Andy Stott is just a few months from hitting the 10-year anniversary of his first minimal techno EP, Replace, but he’s traveled what seems like light years since then. His early, more club-centric compositions were some of Modern Love‘s first tracks, but they had more in common with the minimal techno of Kompakt — pulsing, bleeping bits of hypnotic laptop euphoria. Tracks like “Replace” carried their own subtle beauty, but a more conventional one. It was arguably only when Stott began to dig deeper into what he described in a recent interview as the “dark, aggressive nature of tracks” that he began to transition from an interesting artist to one with a truly compelling vision. His raw and distorted 2011 EPs Passed Me By and We Stay Together were important turning points in this metamorphosis, and the darkly ethereal Luxury Problems its transcendent climax.
Faith In Strangers, Andy Stott’s third full-length and first recorded in an analog studio space, doesn’t so much feel like the completion of that metamorphosis cycle as it does a kind of subtle rebirth. The nine-track album follows a similar pursuit as its predecessor, marrying dark and ominous electronic production to lighter human elements, primarily the ghostly vocals of Alison Skidmore. The thing is, it doesn’t really sound all that much like Luxury Problems, as much as it might seem to share a stylistic kinship on paper. Everything is more intense and saturated on Faith In Strangers — the distortion is harsher and coated in a thicker, viscous layer of grease, while the spaces in between feel more unsettling and unsafe. Stott’s been doing ominous and eerie long enough that it’s second nature; here, he’s added a surprising layer of suspense.
In stretching his boundaries so much wider on Faith In Strangers, Stott takes a knowing risk in delivering an album that feels a bit less immediately cohesive than its predecessor. There are pieces that, indeed, sound like they could have come from the same sessions as Luxury Problems, like the warmly chaotic “How It Was,” or the haunted ambient dub of “On Oath.” Stott’s journey takes more jarring turns here, however, most of which lead to some of the album’s most exciting developments. The structure of the album is such that Stott alternates between melodic song structures and more visceral exercises in beats and drones; the slow build of “Science and Industry” is followed by the static-covered space jungle of “No Surrender,” for instance, while the dystopian dubstep of “How It Was” gets tailed by the cannon-fire beatscape of “Damage.” It’s never so cut and dry, however, even if a pattern does seem to emerge; Stott would never be so accommodating to his listeners’ sense of security.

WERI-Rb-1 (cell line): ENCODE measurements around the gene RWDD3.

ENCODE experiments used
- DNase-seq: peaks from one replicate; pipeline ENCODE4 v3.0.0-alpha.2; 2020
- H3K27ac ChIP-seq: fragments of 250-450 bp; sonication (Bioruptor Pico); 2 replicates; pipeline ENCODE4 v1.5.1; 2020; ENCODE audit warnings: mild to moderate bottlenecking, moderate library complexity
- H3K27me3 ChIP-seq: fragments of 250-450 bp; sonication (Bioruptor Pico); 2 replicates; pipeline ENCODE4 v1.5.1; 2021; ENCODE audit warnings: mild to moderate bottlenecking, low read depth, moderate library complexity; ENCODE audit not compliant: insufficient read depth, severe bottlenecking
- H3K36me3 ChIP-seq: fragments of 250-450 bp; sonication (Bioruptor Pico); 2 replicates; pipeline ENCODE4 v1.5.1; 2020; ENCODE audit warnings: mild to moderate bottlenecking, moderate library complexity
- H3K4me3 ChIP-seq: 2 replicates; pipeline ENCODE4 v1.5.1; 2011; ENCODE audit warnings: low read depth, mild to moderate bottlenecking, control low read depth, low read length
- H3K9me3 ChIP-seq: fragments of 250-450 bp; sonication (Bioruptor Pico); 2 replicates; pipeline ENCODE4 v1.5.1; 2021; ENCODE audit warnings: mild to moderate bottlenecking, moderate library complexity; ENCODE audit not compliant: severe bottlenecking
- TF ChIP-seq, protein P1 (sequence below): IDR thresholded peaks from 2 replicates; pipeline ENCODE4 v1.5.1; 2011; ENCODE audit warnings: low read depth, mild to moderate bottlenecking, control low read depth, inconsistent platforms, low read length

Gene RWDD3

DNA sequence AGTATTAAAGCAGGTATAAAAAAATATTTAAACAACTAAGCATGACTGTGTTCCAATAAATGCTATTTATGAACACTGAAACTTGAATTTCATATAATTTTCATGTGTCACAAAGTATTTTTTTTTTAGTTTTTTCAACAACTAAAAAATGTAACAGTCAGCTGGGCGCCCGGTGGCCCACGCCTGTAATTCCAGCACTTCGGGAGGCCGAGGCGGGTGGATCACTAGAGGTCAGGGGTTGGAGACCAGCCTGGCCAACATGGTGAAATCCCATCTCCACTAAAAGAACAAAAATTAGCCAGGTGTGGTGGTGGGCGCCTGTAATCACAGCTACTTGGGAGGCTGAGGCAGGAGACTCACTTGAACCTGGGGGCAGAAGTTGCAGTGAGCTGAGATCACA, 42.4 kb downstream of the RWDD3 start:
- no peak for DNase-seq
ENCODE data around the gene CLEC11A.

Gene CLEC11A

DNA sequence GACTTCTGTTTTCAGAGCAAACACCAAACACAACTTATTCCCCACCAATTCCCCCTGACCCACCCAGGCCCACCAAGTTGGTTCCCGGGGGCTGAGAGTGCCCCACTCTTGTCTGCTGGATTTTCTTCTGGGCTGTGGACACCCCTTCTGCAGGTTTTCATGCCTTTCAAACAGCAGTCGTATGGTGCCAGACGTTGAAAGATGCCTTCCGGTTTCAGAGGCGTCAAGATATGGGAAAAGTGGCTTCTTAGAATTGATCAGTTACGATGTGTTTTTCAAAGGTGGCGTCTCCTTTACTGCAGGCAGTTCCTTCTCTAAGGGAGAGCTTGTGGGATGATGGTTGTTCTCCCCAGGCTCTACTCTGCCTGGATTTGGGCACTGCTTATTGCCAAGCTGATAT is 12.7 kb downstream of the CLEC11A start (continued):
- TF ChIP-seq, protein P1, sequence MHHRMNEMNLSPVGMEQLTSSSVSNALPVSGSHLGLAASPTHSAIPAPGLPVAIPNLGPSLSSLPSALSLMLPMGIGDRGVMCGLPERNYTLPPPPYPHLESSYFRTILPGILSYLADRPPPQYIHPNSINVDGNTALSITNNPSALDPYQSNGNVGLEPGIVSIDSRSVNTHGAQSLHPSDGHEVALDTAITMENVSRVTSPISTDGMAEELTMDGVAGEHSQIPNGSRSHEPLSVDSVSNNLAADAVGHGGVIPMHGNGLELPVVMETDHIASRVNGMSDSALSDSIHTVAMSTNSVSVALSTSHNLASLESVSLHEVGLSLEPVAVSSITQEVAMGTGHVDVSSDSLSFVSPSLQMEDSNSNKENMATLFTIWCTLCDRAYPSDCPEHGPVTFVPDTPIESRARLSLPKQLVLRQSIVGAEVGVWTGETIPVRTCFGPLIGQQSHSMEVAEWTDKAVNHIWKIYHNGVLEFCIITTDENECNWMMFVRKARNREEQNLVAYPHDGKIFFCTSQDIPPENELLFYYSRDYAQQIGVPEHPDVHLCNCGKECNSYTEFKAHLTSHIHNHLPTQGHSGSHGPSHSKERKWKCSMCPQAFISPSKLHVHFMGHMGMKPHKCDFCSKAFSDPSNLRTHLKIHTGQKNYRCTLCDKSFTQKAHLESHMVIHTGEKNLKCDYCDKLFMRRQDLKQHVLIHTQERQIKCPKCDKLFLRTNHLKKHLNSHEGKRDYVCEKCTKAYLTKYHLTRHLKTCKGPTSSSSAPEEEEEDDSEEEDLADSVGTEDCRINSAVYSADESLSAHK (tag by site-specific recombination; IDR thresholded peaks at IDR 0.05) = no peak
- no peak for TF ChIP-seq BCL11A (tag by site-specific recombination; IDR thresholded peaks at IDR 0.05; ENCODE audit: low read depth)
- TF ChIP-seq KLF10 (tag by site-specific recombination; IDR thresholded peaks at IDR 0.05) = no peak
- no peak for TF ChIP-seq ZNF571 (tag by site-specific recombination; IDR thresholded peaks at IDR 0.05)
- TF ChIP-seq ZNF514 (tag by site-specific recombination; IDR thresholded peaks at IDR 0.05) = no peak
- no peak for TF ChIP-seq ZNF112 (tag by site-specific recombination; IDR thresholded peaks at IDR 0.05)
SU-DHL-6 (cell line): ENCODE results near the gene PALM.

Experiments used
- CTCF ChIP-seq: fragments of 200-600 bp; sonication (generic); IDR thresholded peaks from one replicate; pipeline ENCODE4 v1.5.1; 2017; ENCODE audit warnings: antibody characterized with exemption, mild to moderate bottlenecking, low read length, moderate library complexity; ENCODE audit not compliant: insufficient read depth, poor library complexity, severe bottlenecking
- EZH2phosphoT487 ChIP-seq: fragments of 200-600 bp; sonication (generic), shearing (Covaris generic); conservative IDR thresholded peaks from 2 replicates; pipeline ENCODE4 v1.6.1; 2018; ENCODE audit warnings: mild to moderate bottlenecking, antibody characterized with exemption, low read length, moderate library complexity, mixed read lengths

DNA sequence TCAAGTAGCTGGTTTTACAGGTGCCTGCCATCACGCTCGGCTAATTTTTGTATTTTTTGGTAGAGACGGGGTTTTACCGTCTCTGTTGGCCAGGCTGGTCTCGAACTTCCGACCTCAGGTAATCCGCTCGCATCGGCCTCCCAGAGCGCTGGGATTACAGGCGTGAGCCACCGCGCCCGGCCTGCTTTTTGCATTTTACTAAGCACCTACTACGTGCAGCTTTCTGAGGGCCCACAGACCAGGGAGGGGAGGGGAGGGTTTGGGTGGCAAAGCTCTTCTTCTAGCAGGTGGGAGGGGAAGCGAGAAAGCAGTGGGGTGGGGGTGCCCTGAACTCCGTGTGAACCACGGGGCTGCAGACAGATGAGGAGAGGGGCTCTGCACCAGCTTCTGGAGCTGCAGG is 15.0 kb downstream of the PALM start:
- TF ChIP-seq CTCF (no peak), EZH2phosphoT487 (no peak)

The push and pull that takes place in the sequencing of Faith In Strangers is part of its thrill — every highlight is given its exclamation point or ellipsis. And as highlights go, while Faith In Strangers might be a step backward in terms of cohesion, it feels richer in standout tracks than any of Stott’s previous releases. “Violence,” released a few months before the album, is a compact summary of Andy Stott’s complementary and conflicting aesthetics. It’s hushed and gentle at times, menacing and loud at others, all with Skidmore delivering a strange and disquieting emotionless chant. “Science and Industry” is more heavily guided by its beats — and samples of a grinding factory wheel — but it stuns in slow movements, with bassy synths oozing in over a stoic bassline. The title track, however, is ostensibly a post-punk song, with gorgeously gauzy keyboards washing over Stott’s Cure-inspired bassline.
“Faith In Strangers” is the penultimate track on the album, and offers a fascinating hindsight into the seven tracks that precede it. In as much as Faith In Strangers is an album built around Andy Stott’s most extreme diversions into tweaked electronic ephemera, it’s also the one that contains his most fully realized pop songs. That doesn’t mean it’s a pop album, per se; that would be too easy. Stott’s the kind of producer that makes the listener work a little bit before finding the beauty or comfort in his tracks. Once you’re there, however, finding your way out doesn’t seem like an option worth pursuing.
Jeff Terich is the founder and editor of Treble. He's been writing about music for 20 years and has been published at American Songwriter, Bandcamp Daily, Reverb, Spin, Stereogum, uDiscoverMusic, VinylMePlease and some others that he's forgetting right now. He's still not tired of it.